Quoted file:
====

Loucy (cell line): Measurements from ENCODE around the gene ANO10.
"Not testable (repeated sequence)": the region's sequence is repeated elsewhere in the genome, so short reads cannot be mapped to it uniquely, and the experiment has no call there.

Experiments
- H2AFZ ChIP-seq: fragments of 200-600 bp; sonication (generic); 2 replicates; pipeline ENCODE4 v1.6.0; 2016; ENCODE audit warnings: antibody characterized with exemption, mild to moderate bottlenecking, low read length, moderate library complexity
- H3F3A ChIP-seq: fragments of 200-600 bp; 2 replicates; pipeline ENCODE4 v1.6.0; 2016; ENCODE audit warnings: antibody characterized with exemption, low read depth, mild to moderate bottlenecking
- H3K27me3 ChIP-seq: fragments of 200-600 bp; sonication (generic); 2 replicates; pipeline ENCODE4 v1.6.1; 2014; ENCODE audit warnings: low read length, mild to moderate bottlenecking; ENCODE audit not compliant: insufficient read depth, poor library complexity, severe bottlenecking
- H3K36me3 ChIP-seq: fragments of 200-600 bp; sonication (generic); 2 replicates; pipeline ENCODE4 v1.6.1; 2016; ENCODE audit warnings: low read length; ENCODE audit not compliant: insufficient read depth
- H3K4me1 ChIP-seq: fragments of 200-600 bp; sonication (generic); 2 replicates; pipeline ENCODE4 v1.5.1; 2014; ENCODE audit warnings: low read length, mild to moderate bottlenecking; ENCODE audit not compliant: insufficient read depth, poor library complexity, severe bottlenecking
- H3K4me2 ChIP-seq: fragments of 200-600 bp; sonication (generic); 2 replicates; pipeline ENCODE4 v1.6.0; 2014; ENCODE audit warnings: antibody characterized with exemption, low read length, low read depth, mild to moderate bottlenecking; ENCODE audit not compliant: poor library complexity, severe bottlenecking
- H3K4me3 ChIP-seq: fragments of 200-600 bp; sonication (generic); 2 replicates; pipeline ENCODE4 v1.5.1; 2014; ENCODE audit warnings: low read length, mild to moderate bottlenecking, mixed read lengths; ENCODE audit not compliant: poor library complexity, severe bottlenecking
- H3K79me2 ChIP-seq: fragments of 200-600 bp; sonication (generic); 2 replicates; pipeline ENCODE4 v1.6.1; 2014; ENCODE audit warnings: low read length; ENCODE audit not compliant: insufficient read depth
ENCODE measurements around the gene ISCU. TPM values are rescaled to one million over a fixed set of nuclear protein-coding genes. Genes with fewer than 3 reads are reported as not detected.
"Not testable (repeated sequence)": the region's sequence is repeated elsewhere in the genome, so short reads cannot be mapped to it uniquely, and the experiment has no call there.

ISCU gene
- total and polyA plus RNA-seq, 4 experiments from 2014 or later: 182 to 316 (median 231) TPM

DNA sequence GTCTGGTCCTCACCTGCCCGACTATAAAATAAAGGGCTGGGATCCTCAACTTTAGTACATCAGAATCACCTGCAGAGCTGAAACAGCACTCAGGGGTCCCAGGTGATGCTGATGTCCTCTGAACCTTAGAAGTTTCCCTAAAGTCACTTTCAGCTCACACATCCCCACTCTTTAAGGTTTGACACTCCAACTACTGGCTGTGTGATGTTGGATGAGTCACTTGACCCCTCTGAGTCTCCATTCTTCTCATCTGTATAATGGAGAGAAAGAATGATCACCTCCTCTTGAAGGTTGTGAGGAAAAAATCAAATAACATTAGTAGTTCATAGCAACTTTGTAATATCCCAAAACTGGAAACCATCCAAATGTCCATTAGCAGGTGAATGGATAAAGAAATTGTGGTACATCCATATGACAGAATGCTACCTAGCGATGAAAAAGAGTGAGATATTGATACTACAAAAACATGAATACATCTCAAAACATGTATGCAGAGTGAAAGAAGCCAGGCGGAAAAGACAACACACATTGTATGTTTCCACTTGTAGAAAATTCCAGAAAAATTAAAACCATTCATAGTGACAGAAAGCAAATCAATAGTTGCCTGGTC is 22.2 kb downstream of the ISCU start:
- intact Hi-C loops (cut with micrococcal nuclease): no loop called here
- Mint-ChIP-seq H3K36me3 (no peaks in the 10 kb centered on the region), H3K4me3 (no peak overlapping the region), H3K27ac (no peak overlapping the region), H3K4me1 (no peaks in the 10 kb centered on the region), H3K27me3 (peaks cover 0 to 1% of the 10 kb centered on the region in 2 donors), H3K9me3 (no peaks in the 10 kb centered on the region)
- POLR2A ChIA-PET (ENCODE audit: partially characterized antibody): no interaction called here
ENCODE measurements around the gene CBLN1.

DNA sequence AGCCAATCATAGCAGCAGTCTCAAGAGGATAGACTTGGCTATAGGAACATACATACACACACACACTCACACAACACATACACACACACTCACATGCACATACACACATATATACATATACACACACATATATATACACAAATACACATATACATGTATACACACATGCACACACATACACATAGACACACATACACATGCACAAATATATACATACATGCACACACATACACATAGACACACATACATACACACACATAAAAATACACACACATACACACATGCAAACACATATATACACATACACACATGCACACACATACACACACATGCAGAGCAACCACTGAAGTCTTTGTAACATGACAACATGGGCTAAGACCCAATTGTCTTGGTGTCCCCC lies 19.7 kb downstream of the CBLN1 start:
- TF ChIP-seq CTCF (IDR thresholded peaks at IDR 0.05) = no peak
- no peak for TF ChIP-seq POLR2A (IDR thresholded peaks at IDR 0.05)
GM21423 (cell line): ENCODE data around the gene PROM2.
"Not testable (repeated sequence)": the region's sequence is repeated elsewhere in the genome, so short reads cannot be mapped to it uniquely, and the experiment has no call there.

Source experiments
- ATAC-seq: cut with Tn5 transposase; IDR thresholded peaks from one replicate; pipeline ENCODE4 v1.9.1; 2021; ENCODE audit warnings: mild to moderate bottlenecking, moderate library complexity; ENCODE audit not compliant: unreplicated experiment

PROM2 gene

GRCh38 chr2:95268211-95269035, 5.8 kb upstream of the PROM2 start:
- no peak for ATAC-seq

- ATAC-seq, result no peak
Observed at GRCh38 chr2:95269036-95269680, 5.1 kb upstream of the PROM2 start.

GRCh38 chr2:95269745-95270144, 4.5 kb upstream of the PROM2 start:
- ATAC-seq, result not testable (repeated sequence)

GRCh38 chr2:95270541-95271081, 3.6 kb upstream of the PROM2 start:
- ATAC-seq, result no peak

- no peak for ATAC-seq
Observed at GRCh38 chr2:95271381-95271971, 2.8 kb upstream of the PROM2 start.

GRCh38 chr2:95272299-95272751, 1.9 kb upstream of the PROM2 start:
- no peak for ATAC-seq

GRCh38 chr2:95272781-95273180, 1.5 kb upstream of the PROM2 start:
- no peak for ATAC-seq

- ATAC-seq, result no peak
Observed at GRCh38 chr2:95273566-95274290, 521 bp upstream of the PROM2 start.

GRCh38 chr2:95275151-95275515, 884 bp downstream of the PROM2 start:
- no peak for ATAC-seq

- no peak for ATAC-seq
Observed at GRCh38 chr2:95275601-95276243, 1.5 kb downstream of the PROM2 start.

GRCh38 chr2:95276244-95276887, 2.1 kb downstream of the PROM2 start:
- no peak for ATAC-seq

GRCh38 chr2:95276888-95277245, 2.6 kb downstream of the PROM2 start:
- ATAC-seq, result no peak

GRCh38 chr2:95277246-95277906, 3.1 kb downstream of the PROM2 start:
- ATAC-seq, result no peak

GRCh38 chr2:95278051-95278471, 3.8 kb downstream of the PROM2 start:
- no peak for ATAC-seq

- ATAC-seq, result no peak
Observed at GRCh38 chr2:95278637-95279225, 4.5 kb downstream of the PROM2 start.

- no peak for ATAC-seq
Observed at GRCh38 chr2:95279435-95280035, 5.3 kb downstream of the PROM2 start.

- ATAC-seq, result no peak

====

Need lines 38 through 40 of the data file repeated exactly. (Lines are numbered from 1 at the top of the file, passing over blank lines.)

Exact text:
Observed at GRCh38 chr2:95271381-95271971, 2.8 kb upstream of the PROM2 start.

GRCh38 chr2:95272299-95272751, 1.9 kb upstream of the PROM2 start:
- no peak for ATAC-seq